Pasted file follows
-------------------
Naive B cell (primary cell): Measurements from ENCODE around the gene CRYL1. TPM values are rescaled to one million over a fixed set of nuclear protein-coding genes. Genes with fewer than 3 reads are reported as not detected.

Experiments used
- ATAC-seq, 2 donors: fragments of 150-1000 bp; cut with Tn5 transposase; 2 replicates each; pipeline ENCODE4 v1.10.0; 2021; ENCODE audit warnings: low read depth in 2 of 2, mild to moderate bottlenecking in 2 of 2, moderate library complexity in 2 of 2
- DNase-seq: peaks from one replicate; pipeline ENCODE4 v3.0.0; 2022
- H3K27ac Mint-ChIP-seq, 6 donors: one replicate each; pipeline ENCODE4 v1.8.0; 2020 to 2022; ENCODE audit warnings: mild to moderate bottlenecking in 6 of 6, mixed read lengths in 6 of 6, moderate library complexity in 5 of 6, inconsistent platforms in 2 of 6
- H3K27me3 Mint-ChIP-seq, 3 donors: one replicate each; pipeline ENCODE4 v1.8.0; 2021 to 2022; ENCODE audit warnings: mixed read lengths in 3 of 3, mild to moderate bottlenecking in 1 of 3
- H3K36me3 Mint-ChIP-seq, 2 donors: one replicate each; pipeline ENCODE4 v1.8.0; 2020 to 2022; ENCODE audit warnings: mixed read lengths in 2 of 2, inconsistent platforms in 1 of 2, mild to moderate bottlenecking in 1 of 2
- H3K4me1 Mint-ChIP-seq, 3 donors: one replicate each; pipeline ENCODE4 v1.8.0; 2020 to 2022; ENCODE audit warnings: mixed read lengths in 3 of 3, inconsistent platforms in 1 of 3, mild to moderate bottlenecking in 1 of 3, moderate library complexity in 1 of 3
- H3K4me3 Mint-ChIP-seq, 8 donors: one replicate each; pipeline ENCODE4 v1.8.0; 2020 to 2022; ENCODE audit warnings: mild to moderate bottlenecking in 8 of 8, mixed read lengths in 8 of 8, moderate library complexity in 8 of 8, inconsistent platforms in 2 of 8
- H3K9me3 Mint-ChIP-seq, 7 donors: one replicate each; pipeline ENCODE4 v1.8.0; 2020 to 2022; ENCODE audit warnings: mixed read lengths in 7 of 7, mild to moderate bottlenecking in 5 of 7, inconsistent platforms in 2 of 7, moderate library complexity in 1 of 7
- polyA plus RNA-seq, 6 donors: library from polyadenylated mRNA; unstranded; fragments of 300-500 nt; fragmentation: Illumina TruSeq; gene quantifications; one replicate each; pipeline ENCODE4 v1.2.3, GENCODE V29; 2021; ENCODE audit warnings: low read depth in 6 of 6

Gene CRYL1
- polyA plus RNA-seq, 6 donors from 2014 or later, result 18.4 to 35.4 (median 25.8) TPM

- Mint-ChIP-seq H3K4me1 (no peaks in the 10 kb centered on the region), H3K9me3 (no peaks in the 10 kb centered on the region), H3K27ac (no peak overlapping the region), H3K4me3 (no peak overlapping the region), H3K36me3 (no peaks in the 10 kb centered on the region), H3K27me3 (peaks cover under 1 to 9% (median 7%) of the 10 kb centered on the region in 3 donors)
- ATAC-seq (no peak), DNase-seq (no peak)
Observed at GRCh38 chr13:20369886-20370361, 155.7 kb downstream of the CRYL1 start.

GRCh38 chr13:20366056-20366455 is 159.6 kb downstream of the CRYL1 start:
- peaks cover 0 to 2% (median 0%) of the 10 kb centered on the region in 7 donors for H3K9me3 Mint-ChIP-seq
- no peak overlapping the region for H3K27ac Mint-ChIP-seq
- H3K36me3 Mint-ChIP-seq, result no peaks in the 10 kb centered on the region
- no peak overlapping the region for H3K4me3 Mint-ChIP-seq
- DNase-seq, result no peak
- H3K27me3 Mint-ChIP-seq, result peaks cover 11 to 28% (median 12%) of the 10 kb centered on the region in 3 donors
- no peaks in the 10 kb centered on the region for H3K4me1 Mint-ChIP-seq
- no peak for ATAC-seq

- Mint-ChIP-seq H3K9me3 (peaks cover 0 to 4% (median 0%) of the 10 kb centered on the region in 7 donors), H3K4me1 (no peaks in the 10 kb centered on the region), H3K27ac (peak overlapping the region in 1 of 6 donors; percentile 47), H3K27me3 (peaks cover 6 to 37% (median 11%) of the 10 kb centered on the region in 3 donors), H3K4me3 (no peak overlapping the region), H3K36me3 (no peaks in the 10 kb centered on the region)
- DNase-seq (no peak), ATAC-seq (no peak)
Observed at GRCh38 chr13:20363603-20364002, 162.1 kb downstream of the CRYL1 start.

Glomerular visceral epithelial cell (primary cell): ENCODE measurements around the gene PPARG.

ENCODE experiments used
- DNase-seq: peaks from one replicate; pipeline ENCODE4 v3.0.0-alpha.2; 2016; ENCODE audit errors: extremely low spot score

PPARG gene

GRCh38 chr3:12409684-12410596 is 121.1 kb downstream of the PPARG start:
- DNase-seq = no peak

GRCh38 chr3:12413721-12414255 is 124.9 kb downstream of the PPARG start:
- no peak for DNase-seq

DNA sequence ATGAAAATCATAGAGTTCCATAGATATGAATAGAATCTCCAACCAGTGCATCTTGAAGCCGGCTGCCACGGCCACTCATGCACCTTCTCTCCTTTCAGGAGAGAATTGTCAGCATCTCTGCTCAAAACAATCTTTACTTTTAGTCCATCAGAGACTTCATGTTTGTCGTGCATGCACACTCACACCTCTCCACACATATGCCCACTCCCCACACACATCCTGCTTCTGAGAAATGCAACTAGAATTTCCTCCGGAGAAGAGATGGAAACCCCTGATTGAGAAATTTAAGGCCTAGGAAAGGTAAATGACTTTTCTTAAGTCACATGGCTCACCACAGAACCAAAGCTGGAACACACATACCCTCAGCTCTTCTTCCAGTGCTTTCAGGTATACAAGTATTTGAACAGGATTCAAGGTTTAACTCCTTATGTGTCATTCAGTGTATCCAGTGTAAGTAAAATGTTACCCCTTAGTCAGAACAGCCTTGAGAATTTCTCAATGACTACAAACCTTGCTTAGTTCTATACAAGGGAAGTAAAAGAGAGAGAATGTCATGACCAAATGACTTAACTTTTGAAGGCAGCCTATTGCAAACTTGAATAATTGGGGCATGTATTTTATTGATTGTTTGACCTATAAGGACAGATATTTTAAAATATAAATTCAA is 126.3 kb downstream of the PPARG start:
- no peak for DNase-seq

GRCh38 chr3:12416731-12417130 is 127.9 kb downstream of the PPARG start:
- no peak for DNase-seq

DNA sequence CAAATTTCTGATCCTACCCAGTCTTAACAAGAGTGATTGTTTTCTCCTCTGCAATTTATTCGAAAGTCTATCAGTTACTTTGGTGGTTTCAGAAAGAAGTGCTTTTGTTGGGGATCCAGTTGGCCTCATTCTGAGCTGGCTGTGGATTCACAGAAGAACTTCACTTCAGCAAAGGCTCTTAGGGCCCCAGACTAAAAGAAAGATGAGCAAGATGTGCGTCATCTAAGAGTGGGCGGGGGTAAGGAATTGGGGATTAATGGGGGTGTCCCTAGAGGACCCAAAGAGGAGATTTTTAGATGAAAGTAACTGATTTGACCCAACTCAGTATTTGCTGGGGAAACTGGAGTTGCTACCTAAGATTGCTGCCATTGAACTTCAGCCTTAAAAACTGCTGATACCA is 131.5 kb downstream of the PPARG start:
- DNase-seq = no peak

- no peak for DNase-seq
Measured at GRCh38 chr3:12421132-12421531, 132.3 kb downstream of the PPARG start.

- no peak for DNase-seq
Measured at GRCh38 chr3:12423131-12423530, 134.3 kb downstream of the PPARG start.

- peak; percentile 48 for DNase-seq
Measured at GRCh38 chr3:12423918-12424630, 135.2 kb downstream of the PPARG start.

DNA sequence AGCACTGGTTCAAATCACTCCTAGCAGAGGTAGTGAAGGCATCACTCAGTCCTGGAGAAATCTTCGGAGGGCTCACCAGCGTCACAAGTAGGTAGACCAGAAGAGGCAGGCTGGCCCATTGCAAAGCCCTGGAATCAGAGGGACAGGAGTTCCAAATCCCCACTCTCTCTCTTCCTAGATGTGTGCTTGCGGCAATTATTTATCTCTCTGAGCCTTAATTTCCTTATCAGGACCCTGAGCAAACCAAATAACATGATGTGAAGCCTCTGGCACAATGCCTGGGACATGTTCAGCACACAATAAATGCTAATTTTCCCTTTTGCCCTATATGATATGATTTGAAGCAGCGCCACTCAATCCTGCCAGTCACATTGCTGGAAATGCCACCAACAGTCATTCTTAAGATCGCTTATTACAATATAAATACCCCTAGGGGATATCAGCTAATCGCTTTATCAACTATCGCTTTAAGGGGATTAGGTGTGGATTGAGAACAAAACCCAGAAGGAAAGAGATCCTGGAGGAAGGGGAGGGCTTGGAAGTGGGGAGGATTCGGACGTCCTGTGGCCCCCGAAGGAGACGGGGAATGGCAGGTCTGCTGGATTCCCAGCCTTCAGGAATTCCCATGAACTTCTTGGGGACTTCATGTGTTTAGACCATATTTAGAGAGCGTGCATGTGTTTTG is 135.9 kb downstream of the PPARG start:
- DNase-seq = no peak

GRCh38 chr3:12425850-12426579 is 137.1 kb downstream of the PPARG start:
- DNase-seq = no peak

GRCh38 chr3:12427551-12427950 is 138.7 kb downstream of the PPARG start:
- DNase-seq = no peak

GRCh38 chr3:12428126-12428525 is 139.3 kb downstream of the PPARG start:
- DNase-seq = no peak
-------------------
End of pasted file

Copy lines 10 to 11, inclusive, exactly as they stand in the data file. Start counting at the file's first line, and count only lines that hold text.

- H3K9me3 Mint-ChIP-seq, 7 donors: one replicate each; pipeline ENCODE4 v1.8.0; 2020 to 2022; ENCODE audit warnings: mixed read lengths in 7 of 7, mild to moderate bottlenecking in 5 of 7, inconsistent platforms in 2 of 7, moderate library complexity in 1 of 7
- polyA plus RNA-seq, 6 donors: library from polyadenylated mRNA; unstranded; fragments of 300-500 nt; fragmentation: Illumina TruSeq; gene quantifications; one replicate each; pipeline ENCODE4 v1.2.3, GENCODE V29; 2021; ENCODE audit warnings: low read depth in 6 of 6